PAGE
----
The 2015 Undergraduate Conference

Innovation, Composition Engagement: Celebrating Five Years of FCAT

The Faculty of Communication, Art and Technology held its 5th annual Undergraduate Conference on Wednesday, March 18, 2015 at Surrey City Hall. During this exciting event students had the opportunity to share their essays, performances, films, art pieces, and projects with fellow FCAT students, faculty and staff, while celebrating the diversity of our programs. 

From new ideas to new designs, processes and modes of performance, innovation is at the heart of FCAT. We are inspired by the level of creativity and ingenuity in all our students and look forward to celebrating the latest achievements at the FCAT Undergraduate Conference 2015. 

FCAT students continue to collaborate and learn from our differences while finding ways of coming together in a shared language. The elements of composition are central to how we produce ideas, new media, discourses, images, design and art. We invite all our students to share their latest compositions in communication, contemporary arts, interactive arts, and publishing.    

FCAT’s work engages our communities, local companies, and organizations across the Greater Vancouver Area and beyond! Join us for the FCAT Undergraduate Conference 2015 to learn the many ways our students are collaborating and making a difference!. 

The conference consisted of a series of 20-minute student-presentations. We had 29 presentations this year, 14 from Communication, six from Contemporary Arts, and nine from Interactive Arts + Technology. 

Special Thanks To:

Canon Canada Inc., Inaugural Sponsor for the 2015 FCAT Undergraduate Conference, the 2015 Ambassadors - Andrew Hawryshkewich, Rob Kitsos, & Katherine Reilly, VPA Dr. Jon Driver, SFU Surrey Executive Director Steve Dooley, Surrey City Hall, and our event volunteers. 

Congratulations to all of the students who presented at this year's Conference, we wish you the best of luck with your future endeavors! 

Additional Links:

Presenter Profiles: View 

PhotosImage Gallery

Program: Download or View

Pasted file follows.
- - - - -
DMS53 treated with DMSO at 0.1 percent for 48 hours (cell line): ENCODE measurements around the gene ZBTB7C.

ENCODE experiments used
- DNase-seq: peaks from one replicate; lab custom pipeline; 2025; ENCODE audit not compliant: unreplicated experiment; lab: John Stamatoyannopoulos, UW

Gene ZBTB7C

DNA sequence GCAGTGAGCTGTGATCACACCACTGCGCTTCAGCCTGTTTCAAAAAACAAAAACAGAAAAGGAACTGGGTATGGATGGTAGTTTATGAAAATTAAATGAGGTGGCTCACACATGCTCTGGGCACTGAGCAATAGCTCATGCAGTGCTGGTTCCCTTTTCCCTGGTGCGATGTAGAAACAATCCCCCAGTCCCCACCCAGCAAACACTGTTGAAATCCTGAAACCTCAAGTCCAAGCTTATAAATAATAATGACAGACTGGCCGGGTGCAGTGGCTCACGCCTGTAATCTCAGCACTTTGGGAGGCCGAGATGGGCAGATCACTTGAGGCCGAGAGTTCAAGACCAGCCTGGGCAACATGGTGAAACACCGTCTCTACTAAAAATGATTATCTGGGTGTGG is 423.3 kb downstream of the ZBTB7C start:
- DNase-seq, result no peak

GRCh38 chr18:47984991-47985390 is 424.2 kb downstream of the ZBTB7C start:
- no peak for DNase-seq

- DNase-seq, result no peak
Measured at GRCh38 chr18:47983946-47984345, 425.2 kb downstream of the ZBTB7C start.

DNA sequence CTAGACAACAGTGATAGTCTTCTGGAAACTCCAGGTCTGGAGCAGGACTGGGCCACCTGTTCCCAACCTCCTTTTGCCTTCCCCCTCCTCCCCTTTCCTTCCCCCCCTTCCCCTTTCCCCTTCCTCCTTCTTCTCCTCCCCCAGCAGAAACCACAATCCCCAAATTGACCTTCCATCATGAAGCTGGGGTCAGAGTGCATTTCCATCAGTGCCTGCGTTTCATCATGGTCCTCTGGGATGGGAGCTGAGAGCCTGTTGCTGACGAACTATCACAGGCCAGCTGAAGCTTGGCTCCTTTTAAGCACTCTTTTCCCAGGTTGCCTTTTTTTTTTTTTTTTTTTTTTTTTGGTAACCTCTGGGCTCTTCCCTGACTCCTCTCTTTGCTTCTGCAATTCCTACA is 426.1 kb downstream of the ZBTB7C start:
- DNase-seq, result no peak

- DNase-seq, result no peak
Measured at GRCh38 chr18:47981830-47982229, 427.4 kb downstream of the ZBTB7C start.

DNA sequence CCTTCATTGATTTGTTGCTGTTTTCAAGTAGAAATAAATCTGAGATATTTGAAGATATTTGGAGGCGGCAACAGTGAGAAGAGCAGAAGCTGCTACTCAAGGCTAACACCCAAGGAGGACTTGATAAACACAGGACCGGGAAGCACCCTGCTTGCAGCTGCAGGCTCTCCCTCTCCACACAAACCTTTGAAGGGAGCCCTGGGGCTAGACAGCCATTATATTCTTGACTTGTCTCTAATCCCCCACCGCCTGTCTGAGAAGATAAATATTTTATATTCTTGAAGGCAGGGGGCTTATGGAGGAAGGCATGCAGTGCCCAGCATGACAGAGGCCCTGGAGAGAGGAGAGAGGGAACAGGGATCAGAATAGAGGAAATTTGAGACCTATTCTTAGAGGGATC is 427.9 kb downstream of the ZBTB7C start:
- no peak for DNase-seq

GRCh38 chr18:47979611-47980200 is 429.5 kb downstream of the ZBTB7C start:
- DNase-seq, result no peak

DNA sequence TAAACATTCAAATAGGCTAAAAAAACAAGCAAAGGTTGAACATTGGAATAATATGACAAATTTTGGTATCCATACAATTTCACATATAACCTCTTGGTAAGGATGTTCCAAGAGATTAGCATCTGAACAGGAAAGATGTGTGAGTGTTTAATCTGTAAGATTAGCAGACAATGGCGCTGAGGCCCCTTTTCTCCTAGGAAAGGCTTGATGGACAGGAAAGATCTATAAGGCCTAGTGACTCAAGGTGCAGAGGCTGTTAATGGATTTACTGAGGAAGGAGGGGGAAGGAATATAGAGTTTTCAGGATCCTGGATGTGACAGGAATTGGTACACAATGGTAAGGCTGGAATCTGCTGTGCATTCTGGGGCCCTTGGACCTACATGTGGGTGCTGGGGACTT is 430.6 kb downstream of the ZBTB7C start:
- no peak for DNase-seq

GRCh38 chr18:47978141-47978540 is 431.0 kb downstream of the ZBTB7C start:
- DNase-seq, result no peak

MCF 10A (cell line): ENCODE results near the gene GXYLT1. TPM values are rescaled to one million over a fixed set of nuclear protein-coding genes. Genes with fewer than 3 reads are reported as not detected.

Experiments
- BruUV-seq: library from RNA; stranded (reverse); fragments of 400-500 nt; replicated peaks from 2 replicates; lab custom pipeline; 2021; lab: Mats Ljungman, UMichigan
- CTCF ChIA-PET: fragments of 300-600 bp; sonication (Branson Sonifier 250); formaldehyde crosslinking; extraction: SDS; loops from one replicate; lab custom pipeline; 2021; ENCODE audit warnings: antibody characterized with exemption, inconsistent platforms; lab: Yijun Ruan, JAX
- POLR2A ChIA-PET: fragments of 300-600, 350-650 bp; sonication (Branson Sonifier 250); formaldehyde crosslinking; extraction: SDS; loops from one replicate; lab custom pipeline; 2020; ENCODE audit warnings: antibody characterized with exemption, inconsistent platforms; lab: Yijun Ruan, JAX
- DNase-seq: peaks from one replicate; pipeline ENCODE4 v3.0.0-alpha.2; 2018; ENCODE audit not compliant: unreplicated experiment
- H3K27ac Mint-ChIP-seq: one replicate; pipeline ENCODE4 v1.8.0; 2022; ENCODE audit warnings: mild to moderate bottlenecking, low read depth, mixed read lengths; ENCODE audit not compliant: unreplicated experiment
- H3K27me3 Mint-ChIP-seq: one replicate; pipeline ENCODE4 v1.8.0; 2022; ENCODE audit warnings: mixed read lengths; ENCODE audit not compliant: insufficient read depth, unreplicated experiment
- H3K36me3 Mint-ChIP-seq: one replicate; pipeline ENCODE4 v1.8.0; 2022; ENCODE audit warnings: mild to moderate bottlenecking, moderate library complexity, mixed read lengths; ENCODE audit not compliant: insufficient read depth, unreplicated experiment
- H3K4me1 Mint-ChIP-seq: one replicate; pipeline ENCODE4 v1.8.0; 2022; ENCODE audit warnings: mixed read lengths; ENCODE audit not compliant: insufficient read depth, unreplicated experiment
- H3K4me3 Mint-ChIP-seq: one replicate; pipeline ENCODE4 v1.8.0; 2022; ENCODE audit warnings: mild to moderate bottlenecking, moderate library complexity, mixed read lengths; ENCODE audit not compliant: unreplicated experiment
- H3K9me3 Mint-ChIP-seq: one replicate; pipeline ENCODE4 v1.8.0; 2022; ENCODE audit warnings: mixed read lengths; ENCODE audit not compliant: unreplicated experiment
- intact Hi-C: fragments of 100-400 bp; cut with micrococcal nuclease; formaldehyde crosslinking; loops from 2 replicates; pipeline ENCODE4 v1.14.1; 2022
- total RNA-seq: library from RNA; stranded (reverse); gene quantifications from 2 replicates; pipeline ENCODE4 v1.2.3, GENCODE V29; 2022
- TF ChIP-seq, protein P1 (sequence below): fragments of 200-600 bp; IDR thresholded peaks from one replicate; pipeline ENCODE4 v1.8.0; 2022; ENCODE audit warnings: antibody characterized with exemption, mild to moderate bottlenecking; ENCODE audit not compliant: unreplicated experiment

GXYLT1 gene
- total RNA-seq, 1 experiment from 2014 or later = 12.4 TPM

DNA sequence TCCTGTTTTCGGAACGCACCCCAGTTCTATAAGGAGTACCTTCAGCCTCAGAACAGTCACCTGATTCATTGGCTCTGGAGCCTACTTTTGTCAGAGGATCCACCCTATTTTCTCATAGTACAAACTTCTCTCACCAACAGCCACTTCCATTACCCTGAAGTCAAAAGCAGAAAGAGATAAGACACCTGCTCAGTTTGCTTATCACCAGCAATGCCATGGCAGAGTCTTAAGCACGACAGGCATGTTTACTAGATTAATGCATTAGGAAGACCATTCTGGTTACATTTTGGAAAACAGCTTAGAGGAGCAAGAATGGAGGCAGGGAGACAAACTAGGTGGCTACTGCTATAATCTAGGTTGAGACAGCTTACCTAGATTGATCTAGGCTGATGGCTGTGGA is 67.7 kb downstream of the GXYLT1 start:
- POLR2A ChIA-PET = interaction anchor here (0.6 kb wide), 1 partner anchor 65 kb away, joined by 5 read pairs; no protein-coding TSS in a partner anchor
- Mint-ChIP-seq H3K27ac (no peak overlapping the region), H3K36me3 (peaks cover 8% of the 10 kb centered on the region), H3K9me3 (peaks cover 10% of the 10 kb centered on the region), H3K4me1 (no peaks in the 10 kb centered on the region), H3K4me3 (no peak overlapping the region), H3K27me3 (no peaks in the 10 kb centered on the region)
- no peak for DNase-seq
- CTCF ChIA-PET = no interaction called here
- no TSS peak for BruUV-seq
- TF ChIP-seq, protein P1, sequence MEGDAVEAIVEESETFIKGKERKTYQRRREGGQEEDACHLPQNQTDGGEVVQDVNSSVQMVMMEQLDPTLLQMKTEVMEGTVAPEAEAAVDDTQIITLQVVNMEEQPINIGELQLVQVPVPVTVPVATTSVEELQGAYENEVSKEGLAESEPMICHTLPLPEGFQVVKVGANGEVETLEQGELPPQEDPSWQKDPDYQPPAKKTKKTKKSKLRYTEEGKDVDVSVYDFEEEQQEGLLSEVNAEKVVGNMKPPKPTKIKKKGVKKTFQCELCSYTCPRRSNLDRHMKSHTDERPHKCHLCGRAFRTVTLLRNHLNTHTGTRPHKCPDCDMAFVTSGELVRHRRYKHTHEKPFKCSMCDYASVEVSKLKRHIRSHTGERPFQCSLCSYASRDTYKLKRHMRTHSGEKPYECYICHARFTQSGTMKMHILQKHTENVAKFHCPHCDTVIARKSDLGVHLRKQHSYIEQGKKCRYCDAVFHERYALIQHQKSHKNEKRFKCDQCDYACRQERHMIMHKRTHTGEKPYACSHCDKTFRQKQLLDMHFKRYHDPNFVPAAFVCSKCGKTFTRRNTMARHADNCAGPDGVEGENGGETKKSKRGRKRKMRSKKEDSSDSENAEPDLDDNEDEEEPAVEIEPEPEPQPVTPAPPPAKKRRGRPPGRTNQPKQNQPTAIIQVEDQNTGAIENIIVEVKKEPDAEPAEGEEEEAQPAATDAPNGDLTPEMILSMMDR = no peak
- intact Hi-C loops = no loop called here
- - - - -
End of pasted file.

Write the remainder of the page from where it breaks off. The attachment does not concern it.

Twitter: #FCATUGC2015

 

Presenter Profiles

Lindsay Shepherd (CMNS): Consolidation, Concentration and Cineplex: Film Exhibition in Canada

Shepherd is a School of Communication who presented her collected data via a poster at this year's conference. Her case study explores the concentration of the film exhibition industry in a local context, and the cultural consequences. 

Del Fathi, Vicky Hung, & Isabel Kelemina (SIAT) - Sheep in the City 

Vicky and her group demonstrated their project at the conference. Sheep in the City is a video game demonstration that deals with advertising and its dominance in new media. It takes the form of a game where the player’s interactions are intersected with advertisements. We have integrated ads in a way that is both conspicuous (i.e. making users sit through a video ad before they can resume the game), as well as inconspicuous (i.e. product placement).

Their work aims to bring awareness to the way advertisements interject themselves into our consciousness by suffocating users in a game world overrun by consumerism. Having a game so heavily reliant on advertising is intended to draw parallels to current entertainment trends, which require commercialism to thrive.

Ali Alshehari (CMNS) - The Influence of Television and Social Media on the Democratic Movement in the Middle East and North Africa

Ali, a School of Communication student, presented his research paper at the conference. His paper argues that the impact of television and social media may have been instrumental in the “Arab Spring” creating a “public sphere” which allowed free and open dialogue that influenced the process of these revolutions. 

Maddison Yeo (CMNS) - Pink Satin Panties: Developing Male Identities, Masculinity, and its Contradicitons in "Supernatural"

Yeo presented her research paper at this year's conference. Her paper highlights the traits of masculinity as shown in the CW network show "Supernatural" and how they fit within the genre, the history of the genre, and how they relate to societal visions and presentation of masculinity.

Yeo's work seeks to show the development of masculinity within the program, and the potentially harmful issues the show contains in a societal context.  

Lee Canon Brown (SCA) - Machine-Learning: An Education  

Brown presented a research paper on his experience being a research fellow at SFU, and assisting Arne Eigenfeldt in his research and art. The presentation focused on generative art and the attitudes/approaches of those who create it.